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Is the usage of "nor" instead of "neither" correct in these sentences? :

I did not believe his story, but neither did I believe hers.

He didn't deny the reports, but neither did he confirm them.

With "nor":

I did not believe his story, but nor did I believe hers.

He didn't deny the reports, but nor did he confirm them.

Thank you in advance!

Edit: So, should I remove the "but" in all four sentences? :

I did not believe his story, neither did I believe hers.

He didn't deny the reports, neither did he confirm them.

With "nor":

I did not believe his story, nor did I believe hers.

He didn't deny the reports, nor did he confirm them.

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    No. It would be correct without "but": "I did not believe his story, nor did I believe hers." Unfortunately, this loses the contrast in the word "but", so the sentences do not have the exact same meaning.
    – gotube
    Jan 24 at 3:04
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    All eight sentences are grammatical and idiomatic - and I see little, if any, difference in meaning among them.
    – WS2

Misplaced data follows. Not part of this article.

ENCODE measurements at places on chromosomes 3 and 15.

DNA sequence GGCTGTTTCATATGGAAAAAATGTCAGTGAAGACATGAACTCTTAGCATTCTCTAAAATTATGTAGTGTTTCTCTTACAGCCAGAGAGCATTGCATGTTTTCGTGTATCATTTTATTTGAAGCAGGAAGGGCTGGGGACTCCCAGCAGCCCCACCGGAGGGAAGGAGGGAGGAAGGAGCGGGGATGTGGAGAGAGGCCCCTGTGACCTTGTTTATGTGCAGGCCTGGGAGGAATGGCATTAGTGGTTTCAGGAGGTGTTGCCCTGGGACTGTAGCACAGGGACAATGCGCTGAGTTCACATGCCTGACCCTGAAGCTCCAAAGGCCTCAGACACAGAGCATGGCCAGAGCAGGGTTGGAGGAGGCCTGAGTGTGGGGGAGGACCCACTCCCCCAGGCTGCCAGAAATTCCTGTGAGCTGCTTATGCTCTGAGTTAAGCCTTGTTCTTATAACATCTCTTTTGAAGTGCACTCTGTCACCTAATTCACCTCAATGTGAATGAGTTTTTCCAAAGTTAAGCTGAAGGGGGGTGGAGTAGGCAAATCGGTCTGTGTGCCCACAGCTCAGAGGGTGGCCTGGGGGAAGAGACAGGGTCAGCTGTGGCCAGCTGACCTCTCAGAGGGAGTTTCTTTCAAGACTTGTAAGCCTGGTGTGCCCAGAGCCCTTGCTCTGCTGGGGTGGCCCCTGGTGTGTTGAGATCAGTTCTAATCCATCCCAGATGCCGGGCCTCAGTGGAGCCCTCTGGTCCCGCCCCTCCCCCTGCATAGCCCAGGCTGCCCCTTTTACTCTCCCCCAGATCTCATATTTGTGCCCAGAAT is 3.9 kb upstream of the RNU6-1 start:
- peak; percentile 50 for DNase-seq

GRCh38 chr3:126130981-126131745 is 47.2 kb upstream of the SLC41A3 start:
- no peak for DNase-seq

Jul 8 at 18:31

3 Answers 3

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It might not be 100% grammatically correct but it sounds fine to me as a native speaker and means the same thing in all 4 sentences.

To be grammatically perfect, I agree with the other commenter that you would remove the "but".

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“Nor” does not need to be in a sentence with the word “neither.” I would suggest to just drop the "but" in all four sentences.

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Perhaps better versions of the two sentences should be

I neither believe his story nor hers.

or even

I believe neither of their stories.

Which I believe to be better usage of the neither / nor. For example, see this definition in the Cambridge Dictionary.

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